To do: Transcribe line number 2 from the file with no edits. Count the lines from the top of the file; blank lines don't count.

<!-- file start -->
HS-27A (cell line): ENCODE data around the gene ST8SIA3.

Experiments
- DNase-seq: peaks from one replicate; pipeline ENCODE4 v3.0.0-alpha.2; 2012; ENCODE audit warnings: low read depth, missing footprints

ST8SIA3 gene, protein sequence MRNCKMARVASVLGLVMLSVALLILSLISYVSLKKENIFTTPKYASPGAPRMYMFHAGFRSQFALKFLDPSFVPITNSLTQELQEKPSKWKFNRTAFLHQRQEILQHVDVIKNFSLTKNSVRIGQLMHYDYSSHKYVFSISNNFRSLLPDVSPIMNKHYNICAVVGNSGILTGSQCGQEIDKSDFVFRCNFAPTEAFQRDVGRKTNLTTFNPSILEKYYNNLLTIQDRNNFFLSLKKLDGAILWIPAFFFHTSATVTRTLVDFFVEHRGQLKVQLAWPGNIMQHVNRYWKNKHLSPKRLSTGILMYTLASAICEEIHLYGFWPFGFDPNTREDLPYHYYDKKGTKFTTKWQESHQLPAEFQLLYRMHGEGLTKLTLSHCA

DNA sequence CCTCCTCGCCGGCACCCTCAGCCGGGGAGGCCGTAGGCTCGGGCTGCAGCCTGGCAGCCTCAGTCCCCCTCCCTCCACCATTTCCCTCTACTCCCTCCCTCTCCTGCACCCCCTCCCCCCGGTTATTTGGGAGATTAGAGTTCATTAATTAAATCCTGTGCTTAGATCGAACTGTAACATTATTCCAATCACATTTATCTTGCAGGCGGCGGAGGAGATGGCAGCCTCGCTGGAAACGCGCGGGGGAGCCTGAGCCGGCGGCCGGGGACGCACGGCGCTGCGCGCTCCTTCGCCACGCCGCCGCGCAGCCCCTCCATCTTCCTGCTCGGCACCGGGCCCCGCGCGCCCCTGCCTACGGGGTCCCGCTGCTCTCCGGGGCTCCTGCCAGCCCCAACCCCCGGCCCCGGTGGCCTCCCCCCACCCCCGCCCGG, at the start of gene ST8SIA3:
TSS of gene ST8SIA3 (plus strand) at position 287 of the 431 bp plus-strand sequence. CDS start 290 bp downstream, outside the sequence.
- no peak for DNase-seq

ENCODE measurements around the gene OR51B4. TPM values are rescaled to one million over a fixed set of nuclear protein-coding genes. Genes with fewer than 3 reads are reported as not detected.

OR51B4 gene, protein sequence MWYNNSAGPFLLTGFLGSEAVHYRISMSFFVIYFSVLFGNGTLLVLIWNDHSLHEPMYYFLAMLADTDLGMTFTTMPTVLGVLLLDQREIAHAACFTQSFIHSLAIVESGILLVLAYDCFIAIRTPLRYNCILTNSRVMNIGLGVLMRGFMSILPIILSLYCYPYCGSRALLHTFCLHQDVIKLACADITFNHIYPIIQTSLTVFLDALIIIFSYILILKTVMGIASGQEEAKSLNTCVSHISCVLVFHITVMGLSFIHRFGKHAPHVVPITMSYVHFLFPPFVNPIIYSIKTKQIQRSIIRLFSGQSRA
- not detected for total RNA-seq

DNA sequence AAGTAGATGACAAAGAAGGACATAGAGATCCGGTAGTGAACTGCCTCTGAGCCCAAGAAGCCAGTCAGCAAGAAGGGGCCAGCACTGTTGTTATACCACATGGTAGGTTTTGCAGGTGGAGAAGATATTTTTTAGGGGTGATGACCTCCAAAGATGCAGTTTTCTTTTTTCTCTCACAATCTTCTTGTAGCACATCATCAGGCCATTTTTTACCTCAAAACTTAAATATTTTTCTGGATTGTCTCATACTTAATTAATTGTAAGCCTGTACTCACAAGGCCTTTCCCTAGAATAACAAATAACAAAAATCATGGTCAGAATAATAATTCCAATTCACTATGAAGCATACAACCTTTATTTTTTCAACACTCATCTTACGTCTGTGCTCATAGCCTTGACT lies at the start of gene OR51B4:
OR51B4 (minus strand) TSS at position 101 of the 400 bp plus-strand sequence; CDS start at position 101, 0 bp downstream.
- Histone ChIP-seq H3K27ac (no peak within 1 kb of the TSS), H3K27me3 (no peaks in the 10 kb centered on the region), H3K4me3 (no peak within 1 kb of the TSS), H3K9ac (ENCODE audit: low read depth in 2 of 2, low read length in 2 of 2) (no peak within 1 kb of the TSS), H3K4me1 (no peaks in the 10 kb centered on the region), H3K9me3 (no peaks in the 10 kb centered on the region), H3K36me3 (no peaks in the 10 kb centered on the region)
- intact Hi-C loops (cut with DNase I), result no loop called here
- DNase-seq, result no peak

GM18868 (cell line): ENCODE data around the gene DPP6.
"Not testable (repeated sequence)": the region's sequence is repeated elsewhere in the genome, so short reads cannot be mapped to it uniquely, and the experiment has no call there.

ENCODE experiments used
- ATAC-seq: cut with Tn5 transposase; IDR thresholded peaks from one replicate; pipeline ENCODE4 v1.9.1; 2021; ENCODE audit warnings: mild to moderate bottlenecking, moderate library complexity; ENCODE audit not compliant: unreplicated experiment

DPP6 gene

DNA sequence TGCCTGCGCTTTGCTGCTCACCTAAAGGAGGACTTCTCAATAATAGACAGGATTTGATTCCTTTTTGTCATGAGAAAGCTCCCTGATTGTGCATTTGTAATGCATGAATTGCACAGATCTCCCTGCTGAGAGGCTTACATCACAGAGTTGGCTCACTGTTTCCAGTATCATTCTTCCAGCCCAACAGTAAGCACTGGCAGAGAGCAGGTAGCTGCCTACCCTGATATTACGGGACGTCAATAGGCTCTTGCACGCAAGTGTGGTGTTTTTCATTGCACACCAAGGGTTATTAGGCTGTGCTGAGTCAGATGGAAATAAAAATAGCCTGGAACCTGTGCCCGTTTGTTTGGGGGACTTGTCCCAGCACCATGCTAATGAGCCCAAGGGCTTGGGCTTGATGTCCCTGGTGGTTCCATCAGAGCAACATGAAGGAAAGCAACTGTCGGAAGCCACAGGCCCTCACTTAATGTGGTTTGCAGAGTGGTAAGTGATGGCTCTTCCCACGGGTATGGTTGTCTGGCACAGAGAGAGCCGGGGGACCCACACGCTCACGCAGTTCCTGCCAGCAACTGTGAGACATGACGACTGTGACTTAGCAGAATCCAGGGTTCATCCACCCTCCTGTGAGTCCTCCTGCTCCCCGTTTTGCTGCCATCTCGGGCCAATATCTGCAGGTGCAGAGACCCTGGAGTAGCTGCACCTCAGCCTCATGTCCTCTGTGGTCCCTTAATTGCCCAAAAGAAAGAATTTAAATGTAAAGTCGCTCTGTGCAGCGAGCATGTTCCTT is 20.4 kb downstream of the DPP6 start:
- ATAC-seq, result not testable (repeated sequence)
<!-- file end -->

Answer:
Experiments